It’s at the golden age for TV. It’s also a pretty sweet time for TV writers, especially if they create their own TV series.
What Terms Can TV Writers Negotiate?
OVERALL TV NETWORK DEAL
This is the big daddy of TV writing deals. This is where the big bucks lie and is generally only available to established TV show runners; i.e the 1%
Overall deals are made when TV writers/ show runners must exclusively develop all their material under the auspices of the network they have signed with. That means that the studio owns the intellectual properties. If none of the TV shows the writer develops with the studio get produced, the writer doesn’t automatically keep the material they’ve been working on. Sorry folks. That’s why you get paid the big bucks.
On the bright side, the TV writer collects a handsome upfront fee, annual fees, and additional writing and production fees for anything the studio picks up during the term of the deal. Furthermore, the network or studio picks up the tab for packaging, selling, distributing and syndicating the TV show.
FIRST LOOK TV NETWORK DEAL
Similar to first look studio deals for movies, the network has first right of refusal. Although the TV writer generally retains copyright ownership of their material.
First look deals are more frequently negotiated with production companies who deliver an entire slate of TV material to the network they’ve signed with.
These can be lucrative, especially if the network decides to develop and produce the TV shows. If the network passes on the material, the production company is free to shop the material elsewhere.
No, these aren’t for Daredevil TV writers who can’t see.
Blind TV deals are typically made between TV networks and individual writers, especially after they’ve had a breakout hit. As its name suggests, a blind deal means that specific material isn’t slated for development between the two parties.
However, various concepts are generally discussed before signing to gain a brief overview of the type of material likely to be developed. The ideas could come from either the TV network or the writer. A studio generally retains the rights to all developed material regardless if it has been produced or not.
IF/ COME DEAL
These deals are akin to “riding in an agent or manager’s hip pocket” deals, where TV writers develop material with managers they haven’t formally signed with.
Basically, no body get paid until the project is sold. If not, the rights revert back to the writer, if they originated the project. Much like an option agreement with a producer.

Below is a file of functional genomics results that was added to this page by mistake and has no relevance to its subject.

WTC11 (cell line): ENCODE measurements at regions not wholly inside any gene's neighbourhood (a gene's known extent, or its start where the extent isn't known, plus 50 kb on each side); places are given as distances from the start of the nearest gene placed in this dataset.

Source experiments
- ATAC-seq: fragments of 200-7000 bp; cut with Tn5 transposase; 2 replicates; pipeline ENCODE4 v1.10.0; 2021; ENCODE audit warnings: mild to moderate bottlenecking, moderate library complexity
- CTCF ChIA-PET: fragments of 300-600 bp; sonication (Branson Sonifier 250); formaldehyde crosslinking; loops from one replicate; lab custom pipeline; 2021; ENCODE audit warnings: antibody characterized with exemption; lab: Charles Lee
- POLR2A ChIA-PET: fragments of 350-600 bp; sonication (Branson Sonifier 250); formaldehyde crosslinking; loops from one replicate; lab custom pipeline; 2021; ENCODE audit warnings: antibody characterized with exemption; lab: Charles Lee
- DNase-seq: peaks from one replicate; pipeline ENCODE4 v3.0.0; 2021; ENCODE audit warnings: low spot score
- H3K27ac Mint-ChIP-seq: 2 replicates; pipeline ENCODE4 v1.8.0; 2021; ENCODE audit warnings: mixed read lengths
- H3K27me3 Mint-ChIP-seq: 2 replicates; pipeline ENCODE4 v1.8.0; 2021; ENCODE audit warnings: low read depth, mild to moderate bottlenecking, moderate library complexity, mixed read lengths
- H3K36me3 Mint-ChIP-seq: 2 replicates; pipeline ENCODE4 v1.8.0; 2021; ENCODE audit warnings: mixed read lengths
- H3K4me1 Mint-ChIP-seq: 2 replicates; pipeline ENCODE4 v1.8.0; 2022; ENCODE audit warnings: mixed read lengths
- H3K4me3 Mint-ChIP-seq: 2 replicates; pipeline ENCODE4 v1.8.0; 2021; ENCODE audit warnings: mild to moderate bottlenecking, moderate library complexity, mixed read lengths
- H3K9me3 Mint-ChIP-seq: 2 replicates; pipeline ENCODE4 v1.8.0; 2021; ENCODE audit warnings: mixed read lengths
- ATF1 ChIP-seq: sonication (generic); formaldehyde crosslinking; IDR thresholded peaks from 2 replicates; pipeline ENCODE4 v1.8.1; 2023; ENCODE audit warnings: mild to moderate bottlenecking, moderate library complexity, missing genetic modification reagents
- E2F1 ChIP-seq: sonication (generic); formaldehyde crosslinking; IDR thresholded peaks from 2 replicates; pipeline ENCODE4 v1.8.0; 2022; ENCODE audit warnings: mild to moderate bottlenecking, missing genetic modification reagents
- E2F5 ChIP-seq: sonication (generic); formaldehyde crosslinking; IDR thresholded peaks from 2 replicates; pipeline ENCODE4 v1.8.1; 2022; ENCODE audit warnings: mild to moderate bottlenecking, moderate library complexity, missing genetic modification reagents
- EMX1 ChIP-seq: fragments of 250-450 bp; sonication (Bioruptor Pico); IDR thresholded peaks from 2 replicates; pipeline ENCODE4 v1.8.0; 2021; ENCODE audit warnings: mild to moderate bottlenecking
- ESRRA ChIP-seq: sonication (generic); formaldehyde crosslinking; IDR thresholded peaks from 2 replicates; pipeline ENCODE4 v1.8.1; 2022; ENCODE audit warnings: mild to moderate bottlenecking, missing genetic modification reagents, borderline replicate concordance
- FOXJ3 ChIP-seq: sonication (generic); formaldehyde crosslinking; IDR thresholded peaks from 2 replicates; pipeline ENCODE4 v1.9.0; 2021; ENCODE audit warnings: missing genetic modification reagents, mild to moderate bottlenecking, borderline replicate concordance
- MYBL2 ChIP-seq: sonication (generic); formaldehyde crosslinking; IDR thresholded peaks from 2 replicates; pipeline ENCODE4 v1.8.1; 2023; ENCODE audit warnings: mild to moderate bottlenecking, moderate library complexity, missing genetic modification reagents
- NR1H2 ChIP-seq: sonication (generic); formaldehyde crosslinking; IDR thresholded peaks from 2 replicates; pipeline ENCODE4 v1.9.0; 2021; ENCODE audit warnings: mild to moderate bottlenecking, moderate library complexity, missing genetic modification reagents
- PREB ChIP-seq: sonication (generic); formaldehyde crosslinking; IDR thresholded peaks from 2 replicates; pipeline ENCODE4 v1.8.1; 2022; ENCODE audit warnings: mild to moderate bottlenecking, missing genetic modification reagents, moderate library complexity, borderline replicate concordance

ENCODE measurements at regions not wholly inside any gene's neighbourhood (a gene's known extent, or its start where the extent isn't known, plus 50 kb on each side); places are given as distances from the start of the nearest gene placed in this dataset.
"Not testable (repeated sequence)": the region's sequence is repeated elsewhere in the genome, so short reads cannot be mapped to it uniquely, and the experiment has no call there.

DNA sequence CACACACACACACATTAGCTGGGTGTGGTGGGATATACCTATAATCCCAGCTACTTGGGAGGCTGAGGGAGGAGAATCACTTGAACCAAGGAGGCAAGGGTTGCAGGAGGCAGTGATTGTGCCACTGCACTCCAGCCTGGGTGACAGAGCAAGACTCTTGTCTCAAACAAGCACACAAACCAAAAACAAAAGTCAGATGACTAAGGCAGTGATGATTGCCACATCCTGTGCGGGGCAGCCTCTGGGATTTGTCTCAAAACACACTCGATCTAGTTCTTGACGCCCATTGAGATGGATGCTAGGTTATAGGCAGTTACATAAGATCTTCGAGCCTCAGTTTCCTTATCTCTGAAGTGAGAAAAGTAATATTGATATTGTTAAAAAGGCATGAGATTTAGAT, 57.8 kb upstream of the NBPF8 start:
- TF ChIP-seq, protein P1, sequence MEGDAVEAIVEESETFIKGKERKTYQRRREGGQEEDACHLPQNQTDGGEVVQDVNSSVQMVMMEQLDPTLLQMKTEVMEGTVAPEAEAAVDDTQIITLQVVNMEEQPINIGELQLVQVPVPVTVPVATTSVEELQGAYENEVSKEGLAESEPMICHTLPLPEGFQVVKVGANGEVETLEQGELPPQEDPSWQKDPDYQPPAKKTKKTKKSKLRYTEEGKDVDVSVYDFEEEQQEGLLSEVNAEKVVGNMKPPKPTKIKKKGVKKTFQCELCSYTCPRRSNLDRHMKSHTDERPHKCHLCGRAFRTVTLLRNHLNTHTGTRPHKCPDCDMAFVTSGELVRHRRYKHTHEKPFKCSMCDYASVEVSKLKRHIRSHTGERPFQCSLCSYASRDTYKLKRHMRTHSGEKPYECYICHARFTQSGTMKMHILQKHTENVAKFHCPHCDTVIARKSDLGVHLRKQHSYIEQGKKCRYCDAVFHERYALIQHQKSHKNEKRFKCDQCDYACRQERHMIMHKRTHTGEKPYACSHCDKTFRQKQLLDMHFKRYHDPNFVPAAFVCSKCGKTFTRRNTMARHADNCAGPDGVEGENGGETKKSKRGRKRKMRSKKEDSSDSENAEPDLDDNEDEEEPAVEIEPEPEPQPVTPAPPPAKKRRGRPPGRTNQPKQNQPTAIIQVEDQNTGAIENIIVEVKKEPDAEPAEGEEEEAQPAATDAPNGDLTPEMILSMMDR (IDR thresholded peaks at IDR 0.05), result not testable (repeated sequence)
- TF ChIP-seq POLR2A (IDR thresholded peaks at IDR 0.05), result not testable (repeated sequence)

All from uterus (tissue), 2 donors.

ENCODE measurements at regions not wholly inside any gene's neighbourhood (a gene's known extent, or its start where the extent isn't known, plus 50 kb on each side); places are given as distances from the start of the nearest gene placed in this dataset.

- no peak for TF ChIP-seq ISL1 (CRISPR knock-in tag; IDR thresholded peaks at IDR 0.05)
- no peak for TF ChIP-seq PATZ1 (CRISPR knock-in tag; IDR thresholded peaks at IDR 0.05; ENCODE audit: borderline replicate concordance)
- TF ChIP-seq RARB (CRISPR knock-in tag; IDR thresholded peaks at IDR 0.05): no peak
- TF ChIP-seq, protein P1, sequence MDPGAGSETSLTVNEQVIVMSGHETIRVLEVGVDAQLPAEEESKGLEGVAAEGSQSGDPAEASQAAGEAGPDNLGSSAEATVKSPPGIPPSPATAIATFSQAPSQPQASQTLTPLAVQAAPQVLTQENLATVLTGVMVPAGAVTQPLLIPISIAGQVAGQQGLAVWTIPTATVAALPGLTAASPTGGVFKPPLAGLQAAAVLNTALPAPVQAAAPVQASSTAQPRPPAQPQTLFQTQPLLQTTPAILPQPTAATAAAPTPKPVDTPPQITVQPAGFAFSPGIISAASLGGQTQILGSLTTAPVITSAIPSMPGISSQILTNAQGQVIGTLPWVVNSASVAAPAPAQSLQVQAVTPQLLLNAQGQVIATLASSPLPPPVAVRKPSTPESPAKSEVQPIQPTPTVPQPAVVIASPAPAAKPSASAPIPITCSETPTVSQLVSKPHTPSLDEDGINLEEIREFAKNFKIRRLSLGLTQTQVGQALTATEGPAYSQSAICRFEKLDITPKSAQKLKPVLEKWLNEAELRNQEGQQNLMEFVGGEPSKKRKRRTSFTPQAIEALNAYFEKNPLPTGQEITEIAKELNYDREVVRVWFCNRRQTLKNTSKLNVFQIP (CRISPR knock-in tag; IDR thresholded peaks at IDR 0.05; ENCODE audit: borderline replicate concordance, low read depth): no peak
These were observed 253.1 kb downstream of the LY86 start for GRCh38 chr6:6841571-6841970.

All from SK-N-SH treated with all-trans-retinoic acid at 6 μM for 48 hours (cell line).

If the TV network originated the idea, it retains the rights to the material. This are the least lucrative TV deals and are really used for emerging writers to develop material.
TV EPISODE WRITING FEE
These are governed by WGA rules and are fairly straightforward. A TV writer who has created a TV series can receive additional compensation if they write a TV episode. A certain number of guaranteed episodes to be written can be negotiated in any of the above overall deals.
The pilot writing fee is usually higher than a standard episode writing fee since most of the heaving lifting of the series has been done.
Then there are residuals to make these deals even sweeter, especially if you are the series creator. They also apply derivative works such as spinoff shows.
As a TV writer progresses up the ranks of TV stardom, they can negotiate an Executive Producer fee. Variants of these roles include Consulting Producer or Supervising Producer, which are usually negotiated for lower rates than the Executive Producer. These fees are a way for networks to keep high level writers and TV series creators locked into a TV show for a specified time.
These fees are outside the jurisdiction of the WGA and are negotiated directly with the TV network or producing entity.
A SET UP bonus is similar to a SIGN ON or PRODUCTION BONUS for feature film writers. Basically, when a TV network or production company exercises their option to advance a TV series into development and/or production, the TV writer gets handsomely compensated.
TV writers can also negotiate bonus if their TV pilot goes to season, or to another season. Hefty fees can be negotiated especially if a TV writer receives guild minima for their original source work.
TV writers can also negotiate additional fees if they achieve certain milestones, such as writing a pre-determined number of episodes or when profit thresholds are met. These are sometimes called monkey points and are classed as GROSS or NET profit participation points. The former are the most lucrative, since TV network accountants are sometimes more creative than their writers.
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